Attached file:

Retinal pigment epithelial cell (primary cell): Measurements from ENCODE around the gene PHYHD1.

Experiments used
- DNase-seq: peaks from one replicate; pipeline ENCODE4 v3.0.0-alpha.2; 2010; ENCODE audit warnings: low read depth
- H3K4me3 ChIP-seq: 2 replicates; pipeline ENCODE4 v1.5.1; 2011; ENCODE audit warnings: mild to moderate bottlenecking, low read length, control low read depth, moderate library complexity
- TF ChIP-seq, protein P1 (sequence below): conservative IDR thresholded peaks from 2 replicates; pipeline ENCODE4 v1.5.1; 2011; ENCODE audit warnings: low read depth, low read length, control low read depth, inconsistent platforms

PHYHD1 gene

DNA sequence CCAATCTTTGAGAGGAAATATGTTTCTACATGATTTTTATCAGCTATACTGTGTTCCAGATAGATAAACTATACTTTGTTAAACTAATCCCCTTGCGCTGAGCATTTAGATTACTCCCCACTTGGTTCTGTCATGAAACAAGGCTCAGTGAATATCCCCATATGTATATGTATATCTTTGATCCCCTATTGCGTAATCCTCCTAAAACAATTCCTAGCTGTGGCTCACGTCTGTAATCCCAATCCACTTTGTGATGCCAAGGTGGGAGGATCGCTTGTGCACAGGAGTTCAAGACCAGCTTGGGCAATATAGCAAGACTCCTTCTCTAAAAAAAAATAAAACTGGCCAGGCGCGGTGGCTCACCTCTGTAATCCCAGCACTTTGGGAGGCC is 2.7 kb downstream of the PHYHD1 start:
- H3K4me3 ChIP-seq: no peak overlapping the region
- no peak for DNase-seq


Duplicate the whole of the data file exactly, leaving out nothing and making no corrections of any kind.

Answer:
Retinal pigment epithelial cell (primary cell): Measurements from ENCODE around the gene PHYHD1.

Experiments used
- DNase-seq: peaks from one replicate; pipeline ENCODE4 v3.0.0-alpha.2; 2010; ENCODE audit warnings: low read depth
- H3K4me3 ChIP-seq: 2 replicates; pipeline ENCODE4 v1.5.1; 2011; ENCODE audit warnings: mild to moderate bottlenecking, low read length, control low read depth, moderate library complexity
- TF ChIP-seq, protein P1 (sequence below): conservative IDR thresholded peaks from 2 replicates; pipeline ENCODE4 v1.5.1; 2011; ENCODE audit warnings: low read depth, low read length, control low read depth, inconsistent platforms

PHYHD1 gene

DNA sequence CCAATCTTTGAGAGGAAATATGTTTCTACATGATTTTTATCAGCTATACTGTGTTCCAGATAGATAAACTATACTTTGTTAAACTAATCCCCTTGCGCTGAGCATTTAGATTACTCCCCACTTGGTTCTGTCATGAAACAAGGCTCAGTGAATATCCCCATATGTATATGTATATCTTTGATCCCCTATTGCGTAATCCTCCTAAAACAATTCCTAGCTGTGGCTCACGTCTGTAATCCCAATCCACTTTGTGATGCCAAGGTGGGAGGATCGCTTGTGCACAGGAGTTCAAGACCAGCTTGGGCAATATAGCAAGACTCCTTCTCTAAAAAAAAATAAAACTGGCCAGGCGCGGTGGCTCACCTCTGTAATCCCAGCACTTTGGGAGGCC is 2.7 kb downstream of the PHYHD1 start:
- H3K4me3 ChIP-seq: no peak overlapping the region
- no peak for DNase-seq